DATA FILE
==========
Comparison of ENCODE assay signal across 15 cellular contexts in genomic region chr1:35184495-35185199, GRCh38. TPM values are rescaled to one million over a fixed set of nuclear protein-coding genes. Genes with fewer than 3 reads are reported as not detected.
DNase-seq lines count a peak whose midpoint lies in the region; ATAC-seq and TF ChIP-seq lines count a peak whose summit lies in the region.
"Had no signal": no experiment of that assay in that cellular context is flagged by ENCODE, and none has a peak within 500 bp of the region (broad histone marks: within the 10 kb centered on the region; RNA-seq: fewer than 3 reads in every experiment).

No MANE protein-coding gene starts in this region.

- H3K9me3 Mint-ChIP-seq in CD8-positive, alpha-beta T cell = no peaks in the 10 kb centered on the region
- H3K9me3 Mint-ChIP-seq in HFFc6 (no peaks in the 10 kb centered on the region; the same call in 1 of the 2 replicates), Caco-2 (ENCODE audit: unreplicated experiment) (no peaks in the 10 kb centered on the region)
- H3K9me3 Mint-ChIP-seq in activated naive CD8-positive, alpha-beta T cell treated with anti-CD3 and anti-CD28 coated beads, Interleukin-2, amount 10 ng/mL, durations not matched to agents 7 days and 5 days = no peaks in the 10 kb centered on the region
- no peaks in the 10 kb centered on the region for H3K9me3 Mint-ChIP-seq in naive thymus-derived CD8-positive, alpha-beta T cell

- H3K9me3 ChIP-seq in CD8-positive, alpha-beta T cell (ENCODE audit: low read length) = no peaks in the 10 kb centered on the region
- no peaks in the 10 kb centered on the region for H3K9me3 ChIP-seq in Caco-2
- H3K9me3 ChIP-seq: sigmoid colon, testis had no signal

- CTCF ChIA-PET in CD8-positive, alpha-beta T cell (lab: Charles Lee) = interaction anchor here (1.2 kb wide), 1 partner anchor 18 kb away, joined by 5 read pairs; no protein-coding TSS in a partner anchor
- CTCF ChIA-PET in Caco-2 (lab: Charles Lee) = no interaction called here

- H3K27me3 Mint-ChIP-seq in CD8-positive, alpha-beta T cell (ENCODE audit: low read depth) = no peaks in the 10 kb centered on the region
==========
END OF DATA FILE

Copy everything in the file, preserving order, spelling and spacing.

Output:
Comparison of ENCODE assay signal across 15 cellular contexts in genomic region chr1:35184495-35185199, GRCh38. TPM values are rescaled to one million over a fixed set of nuclear protein-coding genes. Genes with fewer than 3 reads are reported as not detected.
DNase-seq lines count a peak whose midpoint lies in the region; ATAC-seq and TF ChIP-seq lines count a peak whose summit lies in the region.
"Had no signal": no experiment of that assay in that cellular context is flagged by ENCODE, and none has a peak within 500 bp of the region (broad histone marks: within the 10 kb centered on the region; RNA-seq: fewer than 3 reads in every experiment).

No MANE protein-coding gene starts in this region.

- H3K9me3 Mint-ChIP-seq in CD8-positive, alpha-beta T cell = no peaks in the 10 kb centered on the region
- H3K9me3 Mint-ChIP-seq in HFFc6 (no peaks in the 10 kb centered on the region; the same call in 1 of the 2 replicates), Caco-2 (ENCODE audit: unreplicated experiment) (no peaks in the 10 kb centered on the region)
- H3K9me3 Mint-ChIP-seq in activated naive CD8-positive, alpha-beta T cell treated with anti-CD3 and anti-CD28 coated beads, Interleukin-2, amount 10 ng/mL, durations not matched to agents 7 days and 5 days = no peaks in the 10 kb centered on the region
- no peaks in the 10 kb centered on the region for H3K9me3 Mint-ChIP-seq in naive thymus-derived CD8-positive, alpha-beta T cell

- H3K9me3 ChIP-seq in CD8-positive, alpha-beta T cell (ENCODE audit: low read length) = no peaks in the 10 kb centered on the region
- no peaks in the 10 kb centered on the region for H3K9me3 ChIP-seq in Caco-2
- H3K9me3 ChIP-seq: sigmoid colon, testis had no signal

- CTCF ChIA-PET in CD8-positive, alpha-beta T cell (lab: Charles Lee) = interaction anchor here (1.2 kb wide), 1 partner anchor 18 kb away, joined by 5 read pairs; no protein-coding TSS in a partner anchor
- CTCF ChIA-PET in Caco-2 (lab: Charles Lee) = no interaction called here

- H3K27me3 Mint-ChIP-seq in CD8-positive, alpha-beta T cell (ENCODE audit: low read depth) = no peaks in the 10 kb centered on the region